Direct Action

the ruckus societyReprinted from the Ruckus Society: actions speak louder than words.

Three arguments for Direct Action
Nonviolent direct action is often misunderstood and just as often criticized. You hear it called ineffective, un-American, or illegal.

That the effectiveness of direct action can still be debated strains credulity. The success of Gandhi’s campaigns in India or the U.S. Civil Rights Movement should have settled the question. Since the beginning of the modern environmental movement, the campaigns against nuclear power, to save ancient forests, to achieve a global ban on high-seas drift net fishing and end ocean dumping all have incorporated significant direct action components.

The American experience is teeming with nonviolent direct action. One of the most famous direct actions ever, the Boston Tea Party, is patriotically taught in school. These colonial campaigns were so effective that some argue the “shot heard ’round the world” actually delayed American independence. Most of the world’s democracies have been created by acts of conscience against the state.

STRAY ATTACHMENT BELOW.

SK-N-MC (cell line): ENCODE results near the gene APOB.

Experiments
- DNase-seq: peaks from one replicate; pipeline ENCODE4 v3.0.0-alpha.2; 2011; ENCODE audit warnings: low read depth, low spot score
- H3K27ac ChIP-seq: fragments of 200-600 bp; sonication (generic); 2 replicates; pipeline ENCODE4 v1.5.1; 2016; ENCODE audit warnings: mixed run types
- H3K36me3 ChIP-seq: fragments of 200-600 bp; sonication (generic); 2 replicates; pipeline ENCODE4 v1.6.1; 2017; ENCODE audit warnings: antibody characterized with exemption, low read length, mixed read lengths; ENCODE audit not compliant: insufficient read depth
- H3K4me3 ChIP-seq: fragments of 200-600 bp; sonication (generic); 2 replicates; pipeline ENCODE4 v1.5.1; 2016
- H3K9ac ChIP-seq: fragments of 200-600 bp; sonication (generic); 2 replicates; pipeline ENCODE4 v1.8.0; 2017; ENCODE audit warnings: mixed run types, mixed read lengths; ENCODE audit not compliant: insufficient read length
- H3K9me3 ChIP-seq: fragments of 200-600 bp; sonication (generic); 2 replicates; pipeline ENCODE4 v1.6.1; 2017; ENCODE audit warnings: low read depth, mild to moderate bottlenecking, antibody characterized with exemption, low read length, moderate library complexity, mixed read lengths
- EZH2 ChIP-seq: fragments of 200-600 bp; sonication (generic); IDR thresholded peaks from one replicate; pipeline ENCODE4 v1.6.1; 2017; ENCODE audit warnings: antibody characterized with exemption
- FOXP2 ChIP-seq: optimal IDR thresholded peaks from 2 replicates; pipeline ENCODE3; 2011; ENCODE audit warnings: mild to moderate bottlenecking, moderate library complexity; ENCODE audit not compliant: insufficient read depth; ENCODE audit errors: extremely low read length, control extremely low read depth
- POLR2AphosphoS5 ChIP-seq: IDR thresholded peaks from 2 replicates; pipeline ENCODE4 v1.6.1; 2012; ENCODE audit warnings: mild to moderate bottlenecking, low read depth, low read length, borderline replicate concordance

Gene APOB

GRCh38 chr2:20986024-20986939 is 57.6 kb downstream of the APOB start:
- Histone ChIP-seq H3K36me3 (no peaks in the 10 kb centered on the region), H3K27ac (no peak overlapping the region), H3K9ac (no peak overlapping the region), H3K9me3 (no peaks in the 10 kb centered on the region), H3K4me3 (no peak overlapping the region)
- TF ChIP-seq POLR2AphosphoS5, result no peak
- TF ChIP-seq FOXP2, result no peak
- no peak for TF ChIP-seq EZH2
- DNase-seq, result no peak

The final argument – that direct action is illegal – is weakest. It is also illegal to break into a home. But if that home is on fire and you fear someone will be hurt, it is OK – it is in fact your responsibility – to break in. This is the argument of competing harms: A smaller harm is accepted if it prevents a greater harm from occurring.